It might happen little by little, or maybe all at once. On a random day, you’ll look at mom and dad and realize just how much they have aged. While it’s so hard to think about the difficult stuff — and even less fun to talk about it — now is the right time to start some important conversations.
Even the most responsible adult children can become timid when discussing life decisions with formerly high-functioning loved ones, says author Harriet Sarnoff Schiff. In her book, How Did I Become My Parent’s Parent?, Schiff says, “No one likes to look down the road at the likelihood that things will not be at least as good as they are today but will in fact probably be worse.”
Schiff says the most fortunate adult kids are those with pragmatic parents who have already made their plans. If this doesn’t describe you — or even if it does — read on for ideas to kick off some important discussions in your own family.
Are you still safe?
While you never want to underestimate someone else’s abilities, aging’s inevitable decline increases the risks of falling and other household accidents. Take a drive together and talk about whether handing the car is still comfortable for them. Perhaps assess the risk for financial scams by sharing a story about a strange phone call or email you have received and see if they’ve had a common experience. It may help your loved one to know we are all vulnerable from time to time and that we can rely on each other for support.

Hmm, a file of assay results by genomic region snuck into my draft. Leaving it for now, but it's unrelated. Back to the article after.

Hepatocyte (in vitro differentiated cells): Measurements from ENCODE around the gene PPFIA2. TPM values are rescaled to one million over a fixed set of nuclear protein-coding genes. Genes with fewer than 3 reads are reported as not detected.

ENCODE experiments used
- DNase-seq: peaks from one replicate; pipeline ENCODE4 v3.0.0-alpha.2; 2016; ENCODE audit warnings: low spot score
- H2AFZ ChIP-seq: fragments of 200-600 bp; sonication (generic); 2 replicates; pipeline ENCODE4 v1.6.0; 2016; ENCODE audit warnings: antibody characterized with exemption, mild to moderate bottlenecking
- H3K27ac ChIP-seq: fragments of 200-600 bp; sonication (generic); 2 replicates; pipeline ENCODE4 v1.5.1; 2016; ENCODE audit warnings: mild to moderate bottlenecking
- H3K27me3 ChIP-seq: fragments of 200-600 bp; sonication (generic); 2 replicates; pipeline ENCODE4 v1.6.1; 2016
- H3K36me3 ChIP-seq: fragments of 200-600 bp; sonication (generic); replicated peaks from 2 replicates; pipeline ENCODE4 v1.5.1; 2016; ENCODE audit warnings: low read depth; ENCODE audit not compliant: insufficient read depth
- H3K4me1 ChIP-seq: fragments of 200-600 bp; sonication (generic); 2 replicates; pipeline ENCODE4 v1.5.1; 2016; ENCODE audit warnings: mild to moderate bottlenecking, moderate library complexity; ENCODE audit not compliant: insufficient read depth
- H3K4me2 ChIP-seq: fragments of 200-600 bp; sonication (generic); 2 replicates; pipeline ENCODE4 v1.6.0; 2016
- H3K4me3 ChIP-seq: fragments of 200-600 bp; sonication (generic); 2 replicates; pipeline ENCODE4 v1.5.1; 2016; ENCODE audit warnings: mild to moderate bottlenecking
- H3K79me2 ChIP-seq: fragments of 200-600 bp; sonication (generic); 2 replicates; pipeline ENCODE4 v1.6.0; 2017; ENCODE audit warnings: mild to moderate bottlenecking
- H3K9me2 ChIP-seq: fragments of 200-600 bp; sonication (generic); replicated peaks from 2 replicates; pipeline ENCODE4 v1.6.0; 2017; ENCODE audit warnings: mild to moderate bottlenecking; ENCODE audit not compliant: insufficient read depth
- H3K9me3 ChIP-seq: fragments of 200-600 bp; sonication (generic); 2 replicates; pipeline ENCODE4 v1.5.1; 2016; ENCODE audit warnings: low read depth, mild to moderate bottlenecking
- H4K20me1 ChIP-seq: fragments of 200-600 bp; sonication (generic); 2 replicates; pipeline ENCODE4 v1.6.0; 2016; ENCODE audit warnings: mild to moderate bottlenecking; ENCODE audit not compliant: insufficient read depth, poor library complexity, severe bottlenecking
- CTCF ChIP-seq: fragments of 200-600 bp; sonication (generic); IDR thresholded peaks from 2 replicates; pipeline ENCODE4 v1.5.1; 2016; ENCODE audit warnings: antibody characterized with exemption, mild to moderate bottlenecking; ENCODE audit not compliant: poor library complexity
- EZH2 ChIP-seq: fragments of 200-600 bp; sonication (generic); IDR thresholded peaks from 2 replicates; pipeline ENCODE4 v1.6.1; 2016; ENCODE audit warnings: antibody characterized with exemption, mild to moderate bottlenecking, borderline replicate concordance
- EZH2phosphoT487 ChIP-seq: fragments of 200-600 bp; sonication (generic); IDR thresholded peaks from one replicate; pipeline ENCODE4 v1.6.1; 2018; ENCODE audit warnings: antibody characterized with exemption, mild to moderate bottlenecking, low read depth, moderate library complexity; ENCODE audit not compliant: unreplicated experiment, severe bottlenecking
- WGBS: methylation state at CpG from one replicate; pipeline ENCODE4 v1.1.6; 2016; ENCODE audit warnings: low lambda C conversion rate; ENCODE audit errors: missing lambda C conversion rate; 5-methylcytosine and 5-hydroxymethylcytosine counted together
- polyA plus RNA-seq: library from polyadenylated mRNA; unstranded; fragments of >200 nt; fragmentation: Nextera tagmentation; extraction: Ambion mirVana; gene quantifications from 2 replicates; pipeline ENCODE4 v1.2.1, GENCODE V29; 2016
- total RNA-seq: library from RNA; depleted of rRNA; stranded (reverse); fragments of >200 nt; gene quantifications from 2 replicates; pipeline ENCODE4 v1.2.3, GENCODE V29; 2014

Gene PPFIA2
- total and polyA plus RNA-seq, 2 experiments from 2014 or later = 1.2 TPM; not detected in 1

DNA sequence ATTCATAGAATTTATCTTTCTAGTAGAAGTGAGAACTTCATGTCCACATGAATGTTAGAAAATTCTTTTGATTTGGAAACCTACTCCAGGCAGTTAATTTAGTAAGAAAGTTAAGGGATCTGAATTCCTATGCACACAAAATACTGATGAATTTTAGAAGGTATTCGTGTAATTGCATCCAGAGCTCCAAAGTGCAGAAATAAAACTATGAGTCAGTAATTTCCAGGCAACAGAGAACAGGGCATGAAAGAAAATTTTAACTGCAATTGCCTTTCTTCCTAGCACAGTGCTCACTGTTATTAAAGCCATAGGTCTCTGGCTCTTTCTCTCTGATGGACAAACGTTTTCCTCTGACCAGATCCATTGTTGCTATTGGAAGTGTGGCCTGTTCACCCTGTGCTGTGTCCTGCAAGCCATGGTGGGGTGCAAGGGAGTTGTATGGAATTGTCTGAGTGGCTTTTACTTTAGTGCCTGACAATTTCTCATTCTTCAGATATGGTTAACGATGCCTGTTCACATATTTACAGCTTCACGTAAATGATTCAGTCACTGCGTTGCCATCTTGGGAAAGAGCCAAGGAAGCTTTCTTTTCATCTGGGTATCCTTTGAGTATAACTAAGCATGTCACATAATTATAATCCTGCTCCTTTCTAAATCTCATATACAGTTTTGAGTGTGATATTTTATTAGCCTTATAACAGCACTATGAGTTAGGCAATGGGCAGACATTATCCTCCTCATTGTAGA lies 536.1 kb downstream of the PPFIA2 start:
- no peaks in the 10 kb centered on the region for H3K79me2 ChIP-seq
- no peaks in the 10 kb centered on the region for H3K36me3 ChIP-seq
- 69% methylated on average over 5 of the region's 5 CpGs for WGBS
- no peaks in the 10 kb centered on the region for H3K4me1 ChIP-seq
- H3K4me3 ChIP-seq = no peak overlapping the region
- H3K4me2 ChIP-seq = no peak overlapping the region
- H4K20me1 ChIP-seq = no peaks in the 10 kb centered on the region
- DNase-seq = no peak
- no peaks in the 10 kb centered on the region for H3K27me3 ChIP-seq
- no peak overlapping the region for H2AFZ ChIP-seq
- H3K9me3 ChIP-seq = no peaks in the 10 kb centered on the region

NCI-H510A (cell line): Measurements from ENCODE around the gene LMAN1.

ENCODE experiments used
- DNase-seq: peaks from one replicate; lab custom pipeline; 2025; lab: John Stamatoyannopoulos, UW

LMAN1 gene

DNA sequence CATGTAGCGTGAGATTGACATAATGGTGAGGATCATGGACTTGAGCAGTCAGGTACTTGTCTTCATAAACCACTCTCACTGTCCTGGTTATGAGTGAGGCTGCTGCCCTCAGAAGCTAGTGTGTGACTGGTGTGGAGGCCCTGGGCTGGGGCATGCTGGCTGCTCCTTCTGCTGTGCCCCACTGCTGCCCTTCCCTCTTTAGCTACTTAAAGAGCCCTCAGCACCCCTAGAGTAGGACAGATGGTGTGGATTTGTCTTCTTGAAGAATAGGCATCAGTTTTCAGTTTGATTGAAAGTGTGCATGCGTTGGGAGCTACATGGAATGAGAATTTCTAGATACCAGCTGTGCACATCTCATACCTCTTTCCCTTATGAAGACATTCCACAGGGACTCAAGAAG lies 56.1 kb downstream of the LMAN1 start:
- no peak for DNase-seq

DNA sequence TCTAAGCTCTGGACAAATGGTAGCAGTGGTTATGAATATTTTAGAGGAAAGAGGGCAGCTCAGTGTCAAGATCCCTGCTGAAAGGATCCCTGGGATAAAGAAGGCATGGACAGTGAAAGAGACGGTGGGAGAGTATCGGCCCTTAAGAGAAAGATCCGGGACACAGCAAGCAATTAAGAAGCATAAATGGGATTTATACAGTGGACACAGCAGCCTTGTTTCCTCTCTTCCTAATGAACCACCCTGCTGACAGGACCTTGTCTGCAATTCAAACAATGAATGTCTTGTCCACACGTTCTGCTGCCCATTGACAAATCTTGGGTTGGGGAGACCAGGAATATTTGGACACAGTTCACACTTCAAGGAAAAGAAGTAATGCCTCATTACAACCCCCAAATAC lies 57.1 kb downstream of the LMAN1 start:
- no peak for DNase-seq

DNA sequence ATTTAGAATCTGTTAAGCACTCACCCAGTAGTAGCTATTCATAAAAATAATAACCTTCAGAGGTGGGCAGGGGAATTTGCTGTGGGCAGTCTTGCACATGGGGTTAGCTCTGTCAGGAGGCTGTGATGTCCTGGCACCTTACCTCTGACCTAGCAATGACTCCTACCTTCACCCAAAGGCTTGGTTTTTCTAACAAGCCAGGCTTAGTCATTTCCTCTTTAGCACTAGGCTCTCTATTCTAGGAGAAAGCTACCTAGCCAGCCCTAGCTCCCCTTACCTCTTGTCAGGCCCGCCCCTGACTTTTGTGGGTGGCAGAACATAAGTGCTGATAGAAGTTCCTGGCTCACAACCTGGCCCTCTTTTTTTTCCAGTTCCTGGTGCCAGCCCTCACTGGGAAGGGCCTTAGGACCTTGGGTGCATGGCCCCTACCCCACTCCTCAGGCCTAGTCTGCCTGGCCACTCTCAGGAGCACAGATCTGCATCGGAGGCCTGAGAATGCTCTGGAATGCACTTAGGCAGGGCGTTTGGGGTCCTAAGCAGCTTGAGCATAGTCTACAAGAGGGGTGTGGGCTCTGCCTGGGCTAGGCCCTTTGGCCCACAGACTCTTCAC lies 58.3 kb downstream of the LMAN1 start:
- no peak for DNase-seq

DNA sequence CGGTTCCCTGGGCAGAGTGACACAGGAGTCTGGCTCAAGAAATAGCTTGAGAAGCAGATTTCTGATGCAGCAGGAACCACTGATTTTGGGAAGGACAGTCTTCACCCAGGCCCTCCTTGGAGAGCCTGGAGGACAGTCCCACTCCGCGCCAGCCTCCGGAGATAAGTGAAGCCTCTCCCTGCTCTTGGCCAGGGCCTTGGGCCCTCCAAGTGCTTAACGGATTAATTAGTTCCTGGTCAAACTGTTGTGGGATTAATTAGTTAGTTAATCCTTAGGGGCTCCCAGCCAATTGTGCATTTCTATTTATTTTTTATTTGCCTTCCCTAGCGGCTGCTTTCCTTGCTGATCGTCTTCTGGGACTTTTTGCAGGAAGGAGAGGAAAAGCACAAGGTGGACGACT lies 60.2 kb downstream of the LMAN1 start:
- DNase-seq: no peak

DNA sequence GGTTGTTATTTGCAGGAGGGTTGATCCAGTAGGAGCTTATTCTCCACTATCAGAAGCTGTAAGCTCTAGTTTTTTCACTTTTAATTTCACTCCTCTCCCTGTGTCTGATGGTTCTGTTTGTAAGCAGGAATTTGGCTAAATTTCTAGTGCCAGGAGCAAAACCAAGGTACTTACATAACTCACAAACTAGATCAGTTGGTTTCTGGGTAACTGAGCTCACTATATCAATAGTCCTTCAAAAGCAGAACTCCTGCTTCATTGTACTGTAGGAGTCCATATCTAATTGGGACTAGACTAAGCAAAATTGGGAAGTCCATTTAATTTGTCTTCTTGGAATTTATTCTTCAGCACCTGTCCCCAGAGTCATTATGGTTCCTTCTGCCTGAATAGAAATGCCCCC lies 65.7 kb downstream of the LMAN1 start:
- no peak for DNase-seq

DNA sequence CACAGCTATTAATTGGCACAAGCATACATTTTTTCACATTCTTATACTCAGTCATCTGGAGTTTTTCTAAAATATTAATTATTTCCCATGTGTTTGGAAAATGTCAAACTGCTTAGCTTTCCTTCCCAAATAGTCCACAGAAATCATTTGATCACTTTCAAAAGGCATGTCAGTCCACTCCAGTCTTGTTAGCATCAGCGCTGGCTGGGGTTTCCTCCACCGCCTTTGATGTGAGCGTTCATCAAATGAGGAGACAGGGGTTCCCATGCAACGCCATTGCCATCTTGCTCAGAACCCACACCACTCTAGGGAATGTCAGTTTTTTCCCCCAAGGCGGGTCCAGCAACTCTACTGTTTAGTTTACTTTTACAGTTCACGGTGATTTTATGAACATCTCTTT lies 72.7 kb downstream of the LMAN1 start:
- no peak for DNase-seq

What are your wishes and expectations when you can no longer care for yourself?
This will certainly be a series of conversations and an understanding that may need to grow over time. Coronavirus has given rise to thoughts of our own mortality, no matter our age, so seize this opportunity and broaden the conversation to include cognitive changes or an unexpected illness or disability. Ask for your parents’ permission to attend doctors’ appointments. Make a list of their medications and update it over time. Rather than assume, ask if they have end-of-life wishes.
Are your wishes captured in a will or trust?
Regardless of assets, a will is necessary to avoid family tension and costly oversights. Start with free and low-cost legal resources to learn your options. It’s important to have a general idea of what arrangements have been made or considered, even if your loved ones are strong and healthy today.
Where are important documents stored?
Over the course of a long life, it’s easy for details to get scattered and papers to be mislaid. A long-forgotten life insurance policy left by a great-grandparent should be accounted for, so offer to help take stock. You may even be rewarded by the discovery of some photos.
What social supports can we help create?
Social isolation increases the risk for poor physical and mental health, and those who spend time with others live longer, healthier lives. Strong social connections are important throughout life, and even more important as we age, so how can you encourage loved ones stay tuned in? Remember to recognize their interests and help them stay connected to experiences they’ll enjoy.
Detroit Area Agency on Aging has many resources to help your loved ones engage in meaningful activities and build strong social networks, so reach out for support and ideas.
For the adult kids: What will you do differently?
You never know what aging is all about until you face it yourself. Apply our conversation starters to your own life and ask yourself what you can do now and in the decades to come to positively affect your own aging experience. Consider how you’ll keep yourself healthy and mobile, how you will build strong finances and how to express your own wishes and expectations for your aging experience — even if you think you’re nowhere near this stage of your life.